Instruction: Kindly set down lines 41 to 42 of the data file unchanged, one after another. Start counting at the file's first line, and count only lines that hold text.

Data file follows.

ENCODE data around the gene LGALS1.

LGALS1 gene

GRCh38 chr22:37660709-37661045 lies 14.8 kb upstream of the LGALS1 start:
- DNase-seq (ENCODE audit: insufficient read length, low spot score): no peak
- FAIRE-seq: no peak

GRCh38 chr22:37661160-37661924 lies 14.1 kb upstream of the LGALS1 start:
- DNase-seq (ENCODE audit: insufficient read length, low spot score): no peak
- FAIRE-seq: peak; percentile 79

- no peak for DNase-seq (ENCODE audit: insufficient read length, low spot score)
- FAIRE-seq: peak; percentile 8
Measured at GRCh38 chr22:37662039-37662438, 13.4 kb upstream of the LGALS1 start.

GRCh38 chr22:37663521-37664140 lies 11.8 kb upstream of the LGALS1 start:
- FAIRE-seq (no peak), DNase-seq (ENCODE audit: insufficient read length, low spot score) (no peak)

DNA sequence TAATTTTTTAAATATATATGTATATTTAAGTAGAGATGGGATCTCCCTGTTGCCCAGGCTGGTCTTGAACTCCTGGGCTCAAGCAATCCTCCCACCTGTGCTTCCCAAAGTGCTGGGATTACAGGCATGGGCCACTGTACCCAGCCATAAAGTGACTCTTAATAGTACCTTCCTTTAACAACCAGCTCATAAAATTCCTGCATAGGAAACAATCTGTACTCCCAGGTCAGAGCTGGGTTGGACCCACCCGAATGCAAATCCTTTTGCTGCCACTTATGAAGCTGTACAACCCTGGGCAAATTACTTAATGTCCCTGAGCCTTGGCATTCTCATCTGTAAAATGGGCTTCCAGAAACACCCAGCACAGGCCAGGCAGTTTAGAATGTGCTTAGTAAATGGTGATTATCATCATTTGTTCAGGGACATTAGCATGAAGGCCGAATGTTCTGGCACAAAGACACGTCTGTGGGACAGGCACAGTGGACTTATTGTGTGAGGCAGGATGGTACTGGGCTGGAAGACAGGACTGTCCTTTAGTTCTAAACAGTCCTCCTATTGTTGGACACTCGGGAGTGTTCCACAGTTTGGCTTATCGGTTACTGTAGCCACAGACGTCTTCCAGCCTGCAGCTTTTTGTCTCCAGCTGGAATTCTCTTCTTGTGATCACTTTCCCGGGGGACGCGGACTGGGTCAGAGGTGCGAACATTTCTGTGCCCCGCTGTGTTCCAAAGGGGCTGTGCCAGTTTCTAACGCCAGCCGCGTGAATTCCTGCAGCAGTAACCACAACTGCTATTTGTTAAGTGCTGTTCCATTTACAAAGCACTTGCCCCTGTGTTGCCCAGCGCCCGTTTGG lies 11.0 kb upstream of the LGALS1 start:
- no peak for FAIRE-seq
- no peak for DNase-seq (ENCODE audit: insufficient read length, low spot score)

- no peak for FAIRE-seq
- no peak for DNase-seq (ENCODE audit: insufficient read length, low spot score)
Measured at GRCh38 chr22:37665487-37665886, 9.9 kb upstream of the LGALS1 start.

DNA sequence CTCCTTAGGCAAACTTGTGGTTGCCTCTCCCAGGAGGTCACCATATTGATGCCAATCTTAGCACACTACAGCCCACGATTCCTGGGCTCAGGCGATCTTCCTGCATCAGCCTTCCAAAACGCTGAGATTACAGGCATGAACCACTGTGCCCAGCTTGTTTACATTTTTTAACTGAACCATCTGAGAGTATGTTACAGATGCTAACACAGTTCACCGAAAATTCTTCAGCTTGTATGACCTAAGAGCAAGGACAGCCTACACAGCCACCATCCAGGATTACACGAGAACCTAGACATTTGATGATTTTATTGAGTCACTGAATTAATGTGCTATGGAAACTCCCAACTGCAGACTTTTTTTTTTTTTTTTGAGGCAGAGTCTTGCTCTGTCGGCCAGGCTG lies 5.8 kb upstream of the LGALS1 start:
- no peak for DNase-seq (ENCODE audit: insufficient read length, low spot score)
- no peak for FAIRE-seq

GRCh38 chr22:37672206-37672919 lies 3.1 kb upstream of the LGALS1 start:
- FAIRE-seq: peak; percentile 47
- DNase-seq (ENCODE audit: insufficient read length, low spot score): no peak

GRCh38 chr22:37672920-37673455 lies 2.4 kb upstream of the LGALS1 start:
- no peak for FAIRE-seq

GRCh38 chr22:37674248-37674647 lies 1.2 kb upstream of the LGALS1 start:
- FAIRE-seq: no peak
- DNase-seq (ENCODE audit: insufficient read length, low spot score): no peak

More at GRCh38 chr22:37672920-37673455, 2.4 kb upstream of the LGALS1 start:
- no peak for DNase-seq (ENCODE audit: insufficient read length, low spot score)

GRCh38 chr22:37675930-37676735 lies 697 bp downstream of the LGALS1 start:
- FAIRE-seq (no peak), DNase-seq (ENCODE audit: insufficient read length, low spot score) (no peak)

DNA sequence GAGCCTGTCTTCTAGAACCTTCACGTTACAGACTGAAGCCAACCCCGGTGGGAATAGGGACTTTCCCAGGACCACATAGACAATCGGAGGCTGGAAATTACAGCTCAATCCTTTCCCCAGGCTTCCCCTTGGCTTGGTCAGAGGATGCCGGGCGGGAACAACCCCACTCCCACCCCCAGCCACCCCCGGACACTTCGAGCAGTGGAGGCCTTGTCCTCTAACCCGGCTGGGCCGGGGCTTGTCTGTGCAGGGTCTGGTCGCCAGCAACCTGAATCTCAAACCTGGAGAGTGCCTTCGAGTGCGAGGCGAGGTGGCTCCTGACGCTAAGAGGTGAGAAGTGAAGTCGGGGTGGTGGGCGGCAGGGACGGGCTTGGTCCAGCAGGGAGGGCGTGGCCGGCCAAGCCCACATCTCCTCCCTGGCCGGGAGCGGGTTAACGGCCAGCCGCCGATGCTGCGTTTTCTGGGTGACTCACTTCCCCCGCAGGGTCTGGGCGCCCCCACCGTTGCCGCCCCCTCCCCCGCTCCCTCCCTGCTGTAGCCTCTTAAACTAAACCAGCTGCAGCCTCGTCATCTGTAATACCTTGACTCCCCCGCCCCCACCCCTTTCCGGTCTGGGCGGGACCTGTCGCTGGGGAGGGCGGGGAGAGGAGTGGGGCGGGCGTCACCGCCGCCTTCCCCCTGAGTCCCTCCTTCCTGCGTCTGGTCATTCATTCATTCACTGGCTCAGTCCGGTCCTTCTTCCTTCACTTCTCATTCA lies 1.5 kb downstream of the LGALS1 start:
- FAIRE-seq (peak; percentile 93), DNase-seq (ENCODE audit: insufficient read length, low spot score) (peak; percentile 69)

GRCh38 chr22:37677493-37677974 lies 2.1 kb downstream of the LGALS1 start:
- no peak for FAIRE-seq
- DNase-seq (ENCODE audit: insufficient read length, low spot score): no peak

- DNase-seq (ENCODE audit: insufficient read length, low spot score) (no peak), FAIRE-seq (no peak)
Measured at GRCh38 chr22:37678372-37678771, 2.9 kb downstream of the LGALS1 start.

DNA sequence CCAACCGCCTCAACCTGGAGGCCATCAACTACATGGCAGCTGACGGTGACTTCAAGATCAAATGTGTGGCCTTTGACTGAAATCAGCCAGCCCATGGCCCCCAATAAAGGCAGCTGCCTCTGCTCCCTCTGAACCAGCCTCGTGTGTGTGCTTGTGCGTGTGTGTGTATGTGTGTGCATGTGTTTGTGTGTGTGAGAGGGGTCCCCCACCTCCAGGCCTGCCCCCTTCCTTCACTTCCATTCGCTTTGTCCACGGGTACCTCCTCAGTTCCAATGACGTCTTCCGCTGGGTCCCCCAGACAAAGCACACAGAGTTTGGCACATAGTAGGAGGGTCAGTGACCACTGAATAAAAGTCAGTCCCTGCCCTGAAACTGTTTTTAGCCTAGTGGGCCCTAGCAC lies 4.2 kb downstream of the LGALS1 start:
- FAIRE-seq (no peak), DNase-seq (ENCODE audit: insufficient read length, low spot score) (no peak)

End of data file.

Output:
Measured at GRCh38 chr22:37678372-37678771, 2.9 kb downstream of the LGALS1 start.

DNA sequence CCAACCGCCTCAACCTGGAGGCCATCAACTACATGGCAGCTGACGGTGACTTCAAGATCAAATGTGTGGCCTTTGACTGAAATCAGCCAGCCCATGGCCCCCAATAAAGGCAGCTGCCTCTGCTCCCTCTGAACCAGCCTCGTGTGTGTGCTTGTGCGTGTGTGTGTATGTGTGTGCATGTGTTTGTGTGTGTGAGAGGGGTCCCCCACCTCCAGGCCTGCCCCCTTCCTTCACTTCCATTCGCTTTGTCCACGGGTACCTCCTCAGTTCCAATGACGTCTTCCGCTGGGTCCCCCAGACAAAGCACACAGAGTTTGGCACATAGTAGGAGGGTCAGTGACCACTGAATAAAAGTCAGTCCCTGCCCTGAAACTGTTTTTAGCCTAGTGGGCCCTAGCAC lies 4.2 kb downstream of the LGALS1 start: